US Senator Tim Scott (R-SC) is no stranger to adversity. Throughout his life, he's always found a way to turn an obstacle into an opportunity. He writes about that in a new book, Opportunity Knocks.
On Wednesday's 700 Club, Sen. Scott talked with host Pat Robertson about the challenge we're all facing today with the Coronavirus pandemic.
Scott says the virus is having a disproportionate effect on the African-American community because so many have underlying medical conditions that make them vulnerable.
"What we're finding is if you have asthma or high blood pressure, those two morbidities place you at greater risk due to the Coronavirus. So the African-American community has a disproportionate number of folks who are negatively impacted by high blood pressure specifically, and asthma," Scott said.
"So what we're trying to do is have a communication call with African-American pastors, lay leaders, business leaders, to focus attention on the dangers that the COVID-19 or Coronavirus is having in the black community," he continued.
Scott said that while he believes they're making progress in South Carolina, the reality is that African-Americans constitute 46 percent of the deaths in the state, while comprising only 27 percent of the population, so there is still a long way to go.
He said the White House reached out to him about the disproportionate number of deaths in communities of color before he had a chance to reach out to them. "So it's a good sign that they're paying attention to the statistics," he said.
To watch Pat Robertson's full interview with Sen. Tim Scott on Wednesday's 700 Club, click on the box above.
Opportunity Knocks tells his personal story of being raised in poverty by his single mom. It follows his journey of faith through Fellowship of Christian Athletes, tells how he benefited from a mentor who helped shape his outlook, became a successful small business owner and, eventually, committed to using his political platform to positively affect the lives of a billion people through a message of hope and opportunity.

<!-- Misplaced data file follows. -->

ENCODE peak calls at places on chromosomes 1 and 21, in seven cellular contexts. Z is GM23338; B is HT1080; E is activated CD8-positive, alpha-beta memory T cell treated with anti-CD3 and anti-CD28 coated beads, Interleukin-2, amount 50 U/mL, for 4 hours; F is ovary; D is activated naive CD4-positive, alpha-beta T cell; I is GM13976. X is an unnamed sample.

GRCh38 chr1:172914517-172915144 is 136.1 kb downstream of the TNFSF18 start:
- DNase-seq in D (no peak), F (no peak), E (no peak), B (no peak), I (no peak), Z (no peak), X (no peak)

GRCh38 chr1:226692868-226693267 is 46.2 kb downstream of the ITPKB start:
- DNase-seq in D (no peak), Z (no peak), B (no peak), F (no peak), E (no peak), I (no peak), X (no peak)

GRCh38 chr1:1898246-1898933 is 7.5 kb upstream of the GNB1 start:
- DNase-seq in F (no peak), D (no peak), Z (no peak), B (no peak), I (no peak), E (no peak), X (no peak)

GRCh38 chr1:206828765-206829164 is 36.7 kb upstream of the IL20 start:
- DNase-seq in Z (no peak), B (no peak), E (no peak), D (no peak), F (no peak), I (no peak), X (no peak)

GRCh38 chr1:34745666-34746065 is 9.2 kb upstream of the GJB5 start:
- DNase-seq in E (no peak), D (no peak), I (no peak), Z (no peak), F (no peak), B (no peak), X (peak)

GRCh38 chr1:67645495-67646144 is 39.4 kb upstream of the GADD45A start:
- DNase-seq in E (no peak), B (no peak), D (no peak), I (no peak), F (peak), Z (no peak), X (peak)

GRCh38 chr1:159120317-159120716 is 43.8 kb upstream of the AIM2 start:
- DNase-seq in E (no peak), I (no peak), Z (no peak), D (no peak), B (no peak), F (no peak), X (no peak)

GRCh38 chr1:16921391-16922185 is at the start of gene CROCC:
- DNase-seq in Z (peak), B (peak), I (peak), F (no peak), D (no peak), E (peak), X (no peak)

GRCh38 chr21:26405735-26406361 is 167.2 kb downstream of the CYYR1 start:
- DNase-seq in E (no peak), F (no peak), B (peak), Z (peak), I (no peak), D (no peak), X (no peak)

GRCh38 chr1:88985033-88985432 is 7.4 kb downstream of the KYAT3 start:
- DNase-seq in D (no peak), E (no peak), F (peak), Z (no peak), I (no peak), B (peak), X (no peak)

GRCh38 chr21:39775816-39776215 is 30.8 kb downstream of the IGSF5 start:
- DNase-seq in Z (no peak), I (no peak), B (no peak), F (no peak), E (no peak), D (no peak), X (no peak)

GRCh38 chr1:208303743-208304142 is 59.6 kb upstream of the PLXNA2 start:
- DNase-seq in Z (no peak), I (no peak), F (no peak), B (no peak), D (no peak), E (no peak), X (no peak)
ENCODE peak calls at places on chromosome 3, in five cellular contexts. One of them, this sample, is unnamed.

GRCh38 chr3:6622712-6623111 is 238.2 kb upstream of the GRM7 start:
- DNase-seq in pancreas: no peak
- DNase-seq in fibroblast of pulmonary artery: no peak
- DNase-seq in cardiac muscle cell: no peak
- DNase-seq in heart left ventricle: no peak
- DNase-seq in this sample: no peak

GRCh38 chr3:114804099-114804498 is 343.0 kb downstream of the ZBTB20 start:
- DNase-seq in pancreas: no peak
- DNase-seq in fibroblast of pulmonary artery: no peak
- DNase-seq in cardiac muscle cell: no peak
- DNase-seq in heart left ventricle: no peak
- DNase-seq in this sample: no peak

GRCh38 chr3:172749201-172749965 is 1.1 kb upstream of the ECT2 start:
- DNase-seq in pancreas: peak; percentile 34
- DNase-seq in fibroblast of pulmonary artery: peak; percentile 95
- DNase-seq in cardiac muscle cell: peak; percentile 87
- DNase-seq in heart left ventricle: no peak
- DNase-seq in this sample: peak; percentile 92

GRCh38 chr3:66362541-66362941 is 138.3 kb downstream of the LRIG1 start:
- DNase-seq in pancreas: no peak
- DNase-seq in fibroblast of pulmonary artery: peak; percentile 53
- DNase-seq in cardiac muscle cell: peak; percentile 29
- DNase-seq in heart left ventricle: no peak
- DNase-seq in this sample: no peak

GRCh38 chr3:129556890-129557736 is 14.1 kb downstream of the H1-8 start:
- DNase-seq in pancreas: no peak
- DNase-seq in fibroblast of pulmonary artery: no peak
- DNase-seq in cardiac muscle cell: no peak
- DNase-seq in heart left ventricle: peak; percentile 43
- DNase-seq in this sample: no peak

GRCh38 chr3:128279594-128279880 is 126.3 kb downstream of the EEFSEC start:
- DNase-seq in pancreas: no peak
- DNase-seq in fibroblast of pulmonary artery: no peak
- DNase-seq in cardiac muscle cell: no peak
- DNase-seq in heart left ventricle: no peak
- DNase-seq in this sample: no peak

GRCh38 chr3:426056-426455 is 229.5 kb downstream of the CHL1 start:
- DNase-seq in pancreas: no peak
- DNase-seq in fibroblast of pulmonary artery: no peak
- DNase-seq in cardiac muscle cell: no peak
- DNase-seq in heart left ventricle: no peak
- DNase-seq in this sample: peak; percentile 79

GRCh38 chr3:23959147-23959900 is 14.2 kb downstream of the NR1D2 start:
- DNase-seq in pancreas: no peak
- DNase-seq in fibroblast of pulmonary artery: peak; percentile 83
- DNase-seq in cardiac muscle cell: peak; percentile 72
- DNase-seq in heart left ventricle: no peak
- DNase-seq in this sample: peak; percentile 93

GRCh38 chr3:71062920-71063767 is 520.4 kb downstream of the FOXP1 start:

During this season of economic hardship caused by the COVID-19 pandemic, Scott is optimistic the economy will come back, although he believes it will happen slowly.
"I do think we'll have a V-shaped recovery," Scott predicted. "I think we'll have a bounce around August. People will have to get over the psychological scar tissue that has come about because of the Coronavirus. But that progress will start in May. It'll get better in June. And it'll be humming by August. So I'm excited about the future," he said.
Sen. Scott believes that investment and commerce are the best ways to rebuild America's most impoverished communities – the idea behind his signature Opportunity Zones legislation strongly endorsed by President Trump. The program provides tax incentives for businesses that invest in low-income urban areas, seeking to replace things like welfare and government assistance.
There are some 9,000 opportunity zones in cities around the country. "[They] are a phenomenal opportunity for folks who have a capital gains tax burden. And after 10 years in your new investment you owe zero in capital gains tax," Scott said. "That's another strong and advantageous reason to take a second look at areas where today people are a little more skeptical. We have to encourage people to take a second look at those very important areas of our country."
Scott believes capitalism and free enterprise are the keys to prosperity for all Americans. "There's no question that the one thing you can guarantee with socialism is that those folks at the bottom stay at the bottom. Because it really becomes a caste system. No one from the bottom moves up," he explained. "And in free markets and economic opportunity areas like America what you see is every single every American has the opportunity to make their own decision on what they buy, what the sell, and how they move forward in commerce," he said.
"The great thing about America is no matter where you're from, no matter who you are, no matter what you look like, the American Dream is alive, it is well. It requires economic freedom, and the anchor to economic freedom is capitalism. It's the independence that's woven into our fabric that allows us to literally flourish beyond – at least my – wildest imaginations. I cannot imagine having grown up in a single-parent household, mired in poverty, a mother who was a nurse's aide, changing bedpans and moving patients, to becoming a United States Senator. That story is only possible – and you can read about it in Opportunity Knocks – here in America," he concluded.
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